The majority of Greater Port-au-Prince's residential areas, including its most modern settlements and residential units, lie within Delmas. The area hosts commuters and residents working in its offices, hotels, and retail establishments and is populated by many tourists, visiting residents, and students. Marché de Puits Blain, iconic as the commune's "main village", is the popularly recognized hub of Puits Blain, one of the region's busiest villages, and a major center of the country's market industry. Delmas holds several of the area's major markets.
The best thing about Delmas is the maintainance of its roads. Unlike other towns and cities in Haiti, Delmas features an efficient and useable road network. Its road network provides links to the major highway of Route National No. 1. It also makes it easier for motorists to travel to the Toussaint Louvre International Airport, providing simple access to air travel.
The Ministry of National Education of Youth and Sports is not represented in the commune of Delmas. The commune provides numerous kindergaten, both private and congregational, and numerous primary schools, both public and many private, were inventoried in the commune. As for secondary schools, three public, one congregational, along with several private and one mission were identified. In addition, there are nearly eighteen vocational schools, two universities and five higher schools.
The Ministry of Public Health and Population is not represented in the commune of Delmas. Several health establishments were counted there: nine hospitals including six private and three public, four health centers (2 with beds, two without), 18 clinics and four polyclinics. Nearly 200 doctors, seven dentists, numerous nurses, auxiliaries and laboratory technicians train the medical staff of the health establishments of the commune.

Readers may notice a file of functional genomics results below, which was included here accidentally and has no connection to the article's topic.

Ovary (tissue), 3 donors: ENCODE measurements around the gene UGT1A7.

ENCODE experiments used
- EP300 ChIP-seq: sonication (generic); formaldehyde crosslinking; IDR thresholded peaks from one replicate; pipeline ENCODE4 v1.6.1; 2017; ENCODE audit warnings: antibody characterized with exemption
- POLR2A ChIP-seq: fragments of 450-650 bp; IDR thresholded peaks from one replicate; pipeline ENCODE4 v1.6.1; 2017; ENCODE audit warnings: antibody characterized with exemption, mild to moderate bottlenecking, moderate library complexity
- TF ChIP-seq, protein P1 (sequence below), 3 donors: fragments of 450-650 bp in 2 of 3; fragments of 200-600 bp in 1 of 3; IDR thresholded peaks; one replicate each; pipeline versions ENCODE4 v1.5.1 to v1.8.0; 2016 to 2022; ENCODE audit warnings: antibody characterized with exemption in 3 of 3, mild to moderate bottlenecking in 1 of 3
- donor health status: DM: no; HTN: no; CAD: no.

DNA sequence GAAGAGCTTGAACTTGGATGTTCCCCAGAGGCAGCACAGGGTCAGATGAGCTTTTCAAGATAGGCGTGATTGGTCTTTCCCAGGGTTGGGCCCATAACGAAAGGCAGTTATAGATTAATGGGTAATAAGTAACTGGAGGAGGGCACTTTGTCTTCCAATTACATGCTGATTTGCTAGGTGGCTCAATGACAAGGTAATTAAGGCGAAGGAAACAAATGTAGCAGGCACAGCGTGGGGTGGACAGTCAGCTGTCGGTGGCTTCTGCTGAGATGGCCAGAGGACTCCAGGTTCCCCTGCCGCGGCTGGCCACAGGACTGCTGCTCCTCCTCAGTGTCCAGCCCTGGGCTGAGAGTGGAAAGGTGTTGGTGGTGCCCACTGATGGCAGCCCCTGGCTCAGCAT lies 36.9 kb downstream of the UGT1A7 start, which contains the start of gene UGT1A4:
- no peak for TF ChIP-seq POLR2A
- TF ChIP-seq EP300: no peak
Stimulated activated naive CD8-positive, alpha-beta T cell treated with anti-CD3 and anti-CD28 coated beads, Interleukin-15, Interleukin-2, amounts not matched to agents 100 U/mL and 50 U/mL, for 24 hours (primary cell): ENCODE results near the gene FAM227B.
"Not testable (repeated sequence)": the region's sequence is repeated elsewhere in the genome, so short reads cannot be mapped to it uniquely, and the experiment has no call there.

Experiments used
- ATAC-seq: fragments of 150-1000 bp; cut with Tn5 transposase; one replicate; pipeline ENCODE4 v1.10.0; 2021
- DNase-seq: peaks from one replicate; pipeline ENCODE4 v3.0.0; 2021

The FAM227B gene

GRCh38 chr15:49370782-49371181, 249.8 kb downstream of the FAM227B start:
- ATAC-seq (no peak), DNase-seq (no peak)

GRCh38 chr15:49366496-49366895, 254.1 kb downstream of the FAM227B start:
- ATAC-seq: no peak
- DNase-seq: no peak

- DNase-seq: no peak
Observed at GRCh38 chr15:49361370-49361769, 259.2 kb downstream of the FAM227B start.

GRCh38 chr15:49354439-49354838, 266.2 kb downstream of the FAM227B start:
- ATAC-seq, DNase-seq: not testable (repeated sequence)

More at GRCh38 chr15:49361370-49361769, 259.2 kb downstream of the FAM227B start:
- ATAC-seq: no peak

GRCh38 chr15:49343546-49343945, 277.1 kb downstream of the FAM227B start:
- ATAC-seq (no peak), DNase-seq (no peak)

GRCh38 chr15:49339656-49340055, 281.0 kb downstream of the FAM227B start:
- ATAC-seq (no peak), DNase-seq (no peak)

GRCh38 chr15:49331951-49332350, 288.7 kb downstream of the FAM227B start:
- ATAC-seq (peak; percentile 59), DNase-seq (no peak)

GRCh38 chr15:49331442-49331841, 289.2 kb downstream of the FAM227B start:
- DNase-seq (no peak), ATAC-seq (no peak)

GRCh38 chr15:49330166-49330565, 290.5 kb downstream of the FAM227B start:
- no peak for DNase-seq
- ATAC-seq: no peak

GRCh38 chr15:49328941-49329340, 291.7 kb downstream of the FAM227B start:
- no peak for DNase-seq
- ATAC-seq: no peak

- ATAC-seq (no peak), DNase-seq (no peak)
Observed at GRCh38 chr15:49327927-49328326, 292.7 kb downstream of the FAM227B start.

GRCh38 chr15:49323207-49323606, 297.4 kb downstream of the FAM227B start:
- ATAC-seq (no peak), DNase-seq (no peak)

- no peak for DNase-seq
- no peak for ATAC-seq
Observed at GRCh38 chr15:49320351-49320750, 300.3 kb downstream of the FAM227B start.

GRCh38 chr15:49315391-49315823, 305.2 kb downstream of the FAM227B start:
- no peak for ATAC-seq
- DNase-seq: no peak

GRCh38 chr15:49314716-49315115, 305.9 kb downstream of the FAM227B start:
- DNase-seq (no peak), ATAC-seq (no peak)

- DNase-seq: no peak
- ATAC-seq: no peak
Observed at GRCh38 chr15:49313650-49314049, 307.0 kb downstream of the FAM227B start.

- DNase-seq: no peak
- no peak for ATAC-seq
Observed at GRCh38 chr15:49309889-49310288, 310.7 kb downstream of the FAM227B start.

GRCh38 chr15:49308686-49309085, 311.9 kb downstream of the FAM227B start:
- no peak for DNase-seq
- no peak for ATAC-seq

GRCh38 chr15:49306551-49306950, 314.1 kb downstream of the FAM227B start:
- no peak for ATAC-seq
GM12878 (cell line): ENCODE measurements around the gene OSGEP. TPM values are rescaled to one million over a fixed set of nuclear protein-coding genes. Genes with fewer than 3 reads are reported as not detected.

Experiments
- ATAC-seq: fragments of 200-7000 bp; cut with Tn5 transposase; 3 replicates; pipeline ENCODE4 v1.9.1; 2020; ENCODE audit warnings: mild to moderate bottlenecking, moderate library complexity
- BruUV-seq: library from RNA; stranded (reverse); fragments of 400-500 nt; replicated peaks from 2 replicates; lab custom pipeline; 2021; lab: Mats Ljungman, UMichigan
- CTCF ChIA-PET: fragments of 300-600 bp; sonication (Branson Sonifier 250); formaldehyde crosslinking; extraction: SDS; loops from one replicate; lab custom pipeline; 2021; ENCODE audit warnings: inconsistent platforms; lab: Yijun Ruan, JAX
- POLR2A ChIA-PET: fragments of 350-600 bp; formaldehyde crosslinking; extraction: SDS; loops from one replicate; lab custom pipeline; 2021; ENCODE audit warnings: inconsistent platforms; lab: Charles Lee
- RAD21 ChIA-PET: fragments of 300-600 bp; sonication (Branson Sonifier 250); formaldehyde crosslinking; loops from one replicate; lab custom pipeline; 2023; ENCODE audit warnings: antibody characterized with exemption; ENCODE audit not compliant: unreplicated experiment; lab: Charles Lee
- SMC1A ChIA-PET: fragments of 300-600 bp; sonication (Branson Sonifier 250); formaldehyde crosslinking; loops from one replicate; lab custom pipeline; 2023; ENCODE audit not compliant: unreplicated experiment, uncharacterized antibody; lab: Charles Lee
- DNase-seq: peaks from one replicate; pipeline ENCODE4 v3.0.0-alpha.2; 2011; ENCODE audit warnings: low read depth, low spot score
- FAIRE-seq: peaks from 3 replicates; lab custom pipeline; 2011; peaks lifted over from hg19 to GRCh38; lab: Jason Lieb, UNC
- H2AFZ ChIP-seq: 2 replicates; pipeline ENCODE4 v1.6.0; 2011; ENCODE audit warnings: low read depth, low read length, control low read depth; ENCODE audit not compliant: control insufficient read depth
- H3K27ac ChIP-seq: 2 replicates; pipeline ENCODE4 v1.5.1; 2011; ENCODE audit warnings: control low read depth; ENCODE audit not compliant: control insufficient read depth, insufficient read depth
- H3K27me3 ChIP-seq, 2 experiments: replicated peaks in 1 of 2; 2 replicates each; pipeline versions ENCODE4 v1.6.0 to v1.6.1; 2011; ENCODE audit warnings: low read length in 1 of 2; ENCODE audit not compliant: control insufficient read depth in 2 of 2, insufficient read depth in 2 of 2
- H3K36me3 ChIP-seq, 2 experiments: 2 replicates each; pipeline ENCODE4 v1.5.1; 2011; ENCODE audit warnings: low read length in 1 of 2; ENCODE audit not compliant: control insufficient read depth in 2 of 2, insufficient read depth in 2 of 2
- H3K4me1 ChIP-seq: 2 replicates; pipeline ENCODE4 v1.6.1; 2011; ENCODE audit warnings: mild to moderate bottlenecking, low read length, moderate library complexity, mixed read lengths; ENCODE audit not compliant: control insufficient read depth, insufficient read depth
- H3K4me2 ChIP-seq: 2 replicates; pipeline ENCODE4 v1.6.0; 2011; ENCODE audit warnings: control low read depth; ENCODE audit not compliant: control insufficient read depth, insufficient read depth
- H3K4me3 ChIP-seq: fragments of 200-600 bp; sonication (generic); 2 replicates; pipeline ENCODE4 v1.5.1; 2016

Regarding the availability of water, apart from the district of the Croix-des-Missions, the town is almost deprived. Efforts have been made by officials in recent years to provide the town with a good drinking water supply structure. Almost all the town is electrified. The frequency varies according to the zone.
For administrative and judicial infrastructures, the commune has a police station and three sub-police stations. There is also the large vehicle circulation office, a court of the peace and a registry office.
Despite of it, Delmas continues to fare well. Some of its residents practice vodun, while most of its residents are Christian believers. Ninety-six temples have been listed in the commune, Pentecost churches were the most numerous at thirty five in total. In fact, Mayor Wilson Jeudy, a Christian believer, once entrusted the entire country to the Lord. During a crusade, he prayed for the country amid the calamities and challenges it faces. This gesture simply showed the mayor's faith in God.
The municipality has a postal office that offers two types of service: at the post office, boxes are available where the customer can come to collect his letters and at the same time employees ensure the distribution of letters within the municipality. A telephone office, eight radio stations, and two television stations were also counted in the municipality.
The commune of Delmas has six representations of political party, six popular organizations, a womens group, 15 NGOs and two international organizations.
As for Culture and Leisure, the town has a school library not accessible to the general public and a cinema room. The sports practiced in the municipality of Delmas are football (soccer), volleyball, basketball, tennis, athletics, dance and martial arts. Ten nightclubs, dancing restaurants and two gaguères have been listed in the municipality. The commune of Delmas has several parishes that regularly celebrate their patron saint. We can mention: Our Lady of Altagrace at the top of Delmas, Saint Yves at the bottom of Delmas, and St. Claire Little Place Cazeau, amongst others.